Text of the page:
+
Amazon delivery driver saved family from Boulder fire just before their house burned down

The Stanley family only had five minutes to get away and their car wasn't working.

As the world prepared to ring in 2022, tens of thousands of people near Boulder, Colorado were being evacuated from their homes due to an unprecedented winter blaze that tore through their community December 30. The Marshall Fire took out entire neighborhoods at incredible speed, burning more than 6,000 acres in less than 24 hours and destroying nearly 1,000 structures.

It was a terrifying disaster, with families having just minutes to flee their homes as the flames raged toward them at speeds of up to 100 miles per hour.

Mary and Taylor Stanley were in their home in Superior, Colorado with their baby when they found out the fire was headed straight for their house. "We look outside and there's thick smoke in the air," Mary told Fox 31 News, "and we can see it crawling, the flames and the smoke, just crawling toward us."

They only had five minutes to get out of the house.


"While I was gathering our belongings, my husband ran out and tried to start the car," Mary Stanley wrote, telling the story on GoFundMe. "It was dead. He then ran to the neighbor's house and began banging on the door to no avail. He ran back home and said 'we have no way out of here we have to try to make it by foot' while hundred mile an hour winds blew the fire through the shopping center right across the street from our house and smoke covered everything."

Just as the Stanleys were gathering belongings to take with them, an Amazon driver named Luanne showed up to deliver a bike pump Taylor Stanley had bought since their car was out of commission. She asked the couple if they needed help, and they told her they had no way to get out of town except on foot.

"A violent gust of wind then slammed against our gate, causing the door to become lodged inwardly," Mary wrote. "We tried to pry it open and we couldn't, so my husband began throwing items over the 8-foot tall fence and then climbed over it himself. Thank God we had gotten the baby and most of the belongings out before that happened. She [Luanne] then gave us a ride to the community center where we were safe from the smoke, fire and winds until our best friend could come get us."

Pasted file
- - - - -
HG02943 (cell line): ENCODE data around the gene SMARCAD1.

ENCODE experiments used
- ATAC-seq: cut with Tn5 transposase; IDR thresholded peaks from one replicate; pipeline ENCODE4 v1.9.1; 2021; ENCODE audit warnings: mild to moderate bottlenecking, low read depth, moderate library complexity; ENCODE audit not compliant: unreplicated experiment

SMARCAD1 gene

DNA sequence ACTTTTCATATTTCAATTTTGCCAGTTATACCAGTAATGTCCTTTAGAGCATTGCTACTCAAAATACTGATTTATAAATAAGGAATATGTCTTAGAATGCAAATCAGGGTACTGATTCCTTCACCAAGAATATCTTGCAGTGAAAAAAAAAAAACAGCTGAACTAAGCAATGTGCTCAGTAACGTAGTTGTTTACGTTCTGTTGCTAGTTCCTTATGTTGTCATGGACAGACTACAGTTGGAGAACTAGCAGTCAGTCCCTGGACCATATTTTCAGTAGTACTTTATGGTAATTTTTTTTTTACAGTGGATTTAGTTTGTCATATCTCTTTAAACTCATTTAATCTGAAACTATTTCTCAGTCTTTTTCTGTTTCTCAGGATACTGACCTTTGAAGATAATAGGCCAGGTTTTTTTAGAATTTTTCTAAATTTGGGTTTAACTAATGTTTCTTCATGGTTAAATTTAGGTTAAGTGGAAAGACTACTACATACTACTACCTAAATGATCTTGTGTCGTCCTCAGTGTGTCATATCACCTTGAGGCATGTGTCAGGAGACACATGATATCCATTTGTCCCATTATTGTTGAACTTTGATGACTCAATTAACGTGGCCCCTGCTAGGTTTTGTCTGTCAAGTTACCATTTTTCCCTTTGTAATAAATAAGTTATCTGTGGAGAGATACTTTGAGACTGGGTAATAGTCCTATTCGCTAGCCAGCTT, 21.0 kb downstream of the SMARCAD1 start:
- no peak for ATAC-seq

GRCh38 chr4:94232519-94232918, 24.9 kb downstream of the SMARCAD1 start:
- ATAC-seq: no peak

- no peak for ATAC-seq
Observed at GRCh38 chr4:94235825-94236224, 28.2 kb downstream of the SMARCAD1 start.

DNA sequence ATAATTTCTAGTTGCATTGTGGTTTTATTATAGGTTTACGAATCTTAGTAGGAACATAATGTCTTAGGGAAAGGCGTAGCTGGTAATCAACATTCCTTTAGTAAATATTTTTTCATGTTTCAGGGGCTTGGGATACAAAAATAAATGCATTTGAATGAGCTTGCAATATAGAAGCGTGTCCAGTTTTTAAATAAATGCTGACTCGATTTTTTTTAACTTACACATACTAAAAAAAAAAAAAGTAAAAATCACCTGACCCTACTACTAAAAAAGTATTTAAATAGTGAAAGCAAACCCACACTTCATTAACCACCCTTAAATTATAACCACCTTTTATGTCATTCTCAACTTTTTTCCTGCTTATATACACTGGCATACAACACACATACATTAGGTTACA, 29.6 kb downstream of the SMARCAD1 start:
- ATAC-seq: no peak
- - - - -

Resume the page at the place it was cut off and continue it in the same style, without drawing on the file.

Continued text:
Later, the Stanleys would find out that their house was a total loss, burned to the ground like hundreds of their neighbors. But they were grateful they got out in time with Luanne's help.

"It was just one of those miracles that happened on both sides," Luanne said when the Stanleys called to thank her.

“We could be dead if it wasn’t for Luanne,” Mary Stanley told Fox 12. “She was our saving grace. A little angel right at the moment that we needed her.”

This article originally appeared on 09.06.17


Being married is like being half of a two-headed monster. It's impossible to avoid regular disagreements when you're bound to another person for the rest of your life. Even the perfect marriage (if there was such a thing) would have its daily frustrations. Funnily enough, most fights aren't caused by big decisions but the simple, day-to-day questions, such as "What do you want for dinner?"; "Are we free Friday night?"; and "What movie do you want to see?"

Here are some hilarious tweets that just about every married couple will understand.

Keep ReadingShow less
Democracy

A man told me gun laws would create more 'soft targets.' He summed up the whole problem.

As far as I know, there are only two places in the world where people living their lives are referred to as 'soft targets.'

Photo by Taylor Wilcox on Unsplash

Only in America are kids in classrooms referred to as "soft targets."

On the Fourth of July, a gunman opened fire at a parade in quaint Highland Park, Illinois, killing at least six people, injuring dozens and traumatizing (once again) an entire nation.

My family member who was at the parade was able to flee to safety, but the trauma of what she experienced will linger. For the toddler with the blood-soaked sock, carried to safety by a stranger after being pulled from under his father's bullet-torn body, life will never be the same.

There's a phrase I keep seeing in debates over gun violence, one that I can't seem to shake from my mind. After the Uvalde school shooting, I shared my thoughts on why arming teachers is a bad idea, and a gentleman responded with this brief comment:

"Way to create more soft targets."

Keep ReadingShow less

Paul Rudd in 2016.

Passing around your yearbook to have it signed by friends, teachers and classmates is a fun rite of passage for kids in junior high and high school. But, according to KDVR, for Brody Ridder, a bullied sixth grader at The Academy of Charter Schools in Westminster, Colorado, it was just another day of putting up with rejection.

Poor Brody was only able to get four signatures in his yearbook, two from what appeared to be teachers and one from himself that said, “Hope you make some more friends."

Brody’s mom, Cassandra Ridder has been devastated by the bullying her son has faced over the past two years. "There [are] kids that have pushed him and called him names," she told The Washington Post. It has to be terrible to have your child be bullied and there is nothing you can do.

She posted about the incident on Facebook.

“My poor son. Doesn’t seem like it’s getting any better. 2 teachers and a total of 2 students wrote in his yearbook,” she posted on Facebook. “Despite Brody asking all kinds of kids to sign it. So Brody took it upon himself to write to himself. My heart is shattered. Teach your kids kindness.”

Keep ReadingShow less